Bio-Synthetic Hybrid Materials and Bionanoparticles: A Biological Chemical Approach Towards Material Science
CHAPTER 10: Photoluminescent Hybrid Inorganic–Protein Nanostructures for Imaging and Sensing In Vivo and In Vitro
Published:18 Aug 2015
A. V. Zvyagin, V. K. A. Sreenivasan, E. M. Goldys, V. Y. Panchenko, and S. M. Deyev, in Bio-Synthetic Hybrid Materials and Bionanoparticles: A Biological Chemical Approach Towards Material Science, ed. A. Boker and P. van Rijn, The Royal Society of Chemistry, 2015, pp. 245-284.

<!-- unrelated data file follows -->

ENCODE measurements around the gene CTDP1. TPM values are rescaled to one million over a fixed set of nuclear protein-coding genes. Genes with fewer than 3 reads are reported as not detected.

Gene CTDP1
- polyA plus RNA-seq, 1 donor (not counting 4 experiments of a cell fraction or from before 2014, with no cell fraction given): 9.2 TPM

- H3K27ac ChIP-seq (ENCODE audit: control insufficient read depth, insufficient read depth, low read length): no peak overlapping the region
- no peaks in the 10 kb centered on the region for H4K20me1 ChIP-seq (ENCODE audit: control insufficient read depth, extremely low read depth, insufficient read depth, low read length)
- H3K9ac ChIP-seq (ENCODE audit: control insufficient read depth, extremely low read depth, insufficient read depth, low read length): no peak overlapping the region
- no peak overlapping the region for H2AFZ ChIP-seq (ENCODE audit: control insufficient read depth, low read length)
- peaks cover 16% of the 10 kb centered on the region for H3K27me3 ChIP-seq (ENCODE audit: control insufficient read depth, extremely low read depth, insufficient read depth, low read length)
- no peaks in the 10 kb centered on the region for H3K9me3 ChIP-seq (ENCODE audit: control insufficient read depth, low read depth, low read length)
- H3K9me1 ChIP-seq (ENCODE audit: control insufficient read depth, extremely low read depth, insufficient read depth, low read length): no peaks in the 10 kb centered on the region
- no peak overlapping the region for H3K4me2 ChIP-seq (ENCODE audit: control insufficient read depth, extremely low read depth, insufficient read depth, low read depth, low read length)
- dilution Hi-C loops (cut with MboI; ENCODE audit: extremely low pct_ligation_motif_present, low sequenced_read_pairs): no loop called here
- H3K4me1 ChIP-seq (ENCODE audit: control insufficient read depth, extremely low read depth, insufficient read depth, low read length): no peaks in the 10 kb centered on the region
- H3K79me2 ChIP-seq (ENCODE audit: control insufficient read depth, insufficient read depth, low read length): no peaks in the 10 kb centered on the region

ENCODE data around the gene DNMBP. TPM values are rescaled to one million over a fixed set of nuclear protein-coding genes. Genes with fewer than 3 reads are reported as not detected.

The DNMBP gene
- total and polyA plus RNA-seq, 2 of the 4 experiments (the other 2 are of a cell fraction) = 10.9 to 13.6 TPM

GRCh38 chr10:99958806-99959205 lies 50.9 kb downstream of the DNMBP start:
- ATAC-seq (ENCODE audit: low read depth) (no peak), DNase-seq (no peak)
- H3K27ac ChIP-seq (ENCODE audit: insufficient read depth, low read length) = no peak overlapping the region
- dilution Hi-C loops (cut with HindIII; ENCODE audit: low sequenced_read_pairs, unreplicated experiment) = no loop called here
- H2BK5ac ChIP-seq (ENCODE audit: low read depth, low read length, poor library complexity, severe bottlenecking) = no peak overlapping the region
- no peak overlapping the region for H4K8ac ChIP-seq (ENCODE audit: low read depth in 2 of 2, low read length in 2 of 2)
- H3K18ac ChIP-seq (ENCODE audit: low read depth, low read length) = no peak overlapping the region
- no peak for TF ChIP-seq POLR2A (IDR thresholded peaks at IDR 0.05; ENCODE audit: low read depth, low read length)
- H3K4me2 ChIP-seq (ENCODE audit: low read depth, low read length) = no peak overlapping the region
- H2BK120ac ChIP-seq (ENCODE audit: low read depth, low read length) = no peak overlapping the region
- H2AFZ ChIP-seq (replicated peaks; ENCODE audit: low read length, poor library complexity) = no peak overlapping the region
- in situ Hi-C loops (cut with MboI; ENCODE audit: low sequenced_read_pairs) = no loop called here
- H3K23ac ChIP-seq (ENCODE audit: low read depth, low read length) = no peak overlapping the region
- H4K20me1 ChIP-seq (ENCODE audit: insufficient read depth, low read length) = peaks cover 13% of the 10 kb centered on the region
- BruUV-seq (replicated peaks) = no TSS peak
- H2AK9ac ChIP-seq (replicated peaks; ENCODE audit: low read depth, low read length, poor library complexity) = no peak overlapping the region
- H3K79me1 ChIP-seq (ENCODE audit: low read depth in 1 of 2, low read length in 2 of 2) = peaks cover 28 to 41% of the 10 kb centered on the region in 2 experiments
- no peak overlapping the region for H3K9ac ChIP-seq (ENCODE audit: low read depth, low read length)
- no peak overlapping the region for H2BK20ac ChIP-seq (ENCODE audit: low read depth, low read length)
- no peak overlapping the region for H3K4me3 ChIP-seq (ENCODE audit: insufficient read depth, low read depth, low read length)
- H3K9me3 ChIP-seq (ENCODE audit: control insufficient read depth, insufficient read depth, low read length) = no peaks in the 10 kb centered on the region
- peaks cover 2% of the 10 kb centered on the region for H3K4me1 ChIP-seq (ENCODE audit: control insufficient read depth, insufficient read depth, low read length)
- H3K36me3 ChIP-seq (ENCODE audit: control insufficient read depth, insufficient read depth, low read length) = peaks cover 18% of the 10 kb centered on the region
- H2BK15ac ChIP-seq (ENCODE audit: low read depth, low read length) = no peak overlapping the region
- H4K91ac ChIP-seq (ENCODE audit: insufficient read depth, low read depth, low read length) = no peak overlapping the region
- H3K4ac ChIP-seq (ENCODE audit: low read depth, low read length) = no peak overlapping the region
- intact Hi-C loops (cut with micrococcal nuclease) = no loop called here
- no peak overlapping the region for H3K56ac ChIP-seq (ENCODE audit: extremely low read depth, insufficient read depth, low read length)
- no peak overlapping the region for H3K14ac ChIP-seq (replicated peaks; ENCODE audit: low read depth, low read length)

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The last decade has seen an exciting confluence of biophotonics with nanotechnology, with nanoparticle-based investigations in life sciences ranging from fundamental biological research to clinical therapeutics. This chapter is focused on photoluminescent nanoparticle-based “bioprobes,” designed and built to visualize and probe specific biological processes. Unlike organic dyes and fluorescent proteins, photoluminescent nanoparticles are highly photostable and, depending on the nanomaterial design, exhibit narrow and/or tuneable emission spectra, thereby greatly extending the capabilities of the existing fluorophores. Inorganic materials show photoluminescence independent of environmental conditions, including pH and temperature, while their chemically active surface area provides docking platforms for anchoring targeting and/or cargo biomolecules. Moreover, some types of nanoparticles exhibit unique properties, including enhanced detection/imaging contrast due to long photoluminescence lifetime, and/or an “anti-Stokes” emission wavelength shift. In this review, selected key types of such nanoparticle-based bioprobes are discussed: quantum dots, fluorescent nanodiamonds, nanorubies and upconversion nanoparticles. The chapter aims to demonstrate the power of this bottom-up bio-nanophotonics approach for biological sensing and imaging. The design of photoluminescent nanoparticles, surface activation and bioconjugation are discussed, in addition to the deployment and application of selected bioconjugate structures for specific internalization in cells and living biological tissue.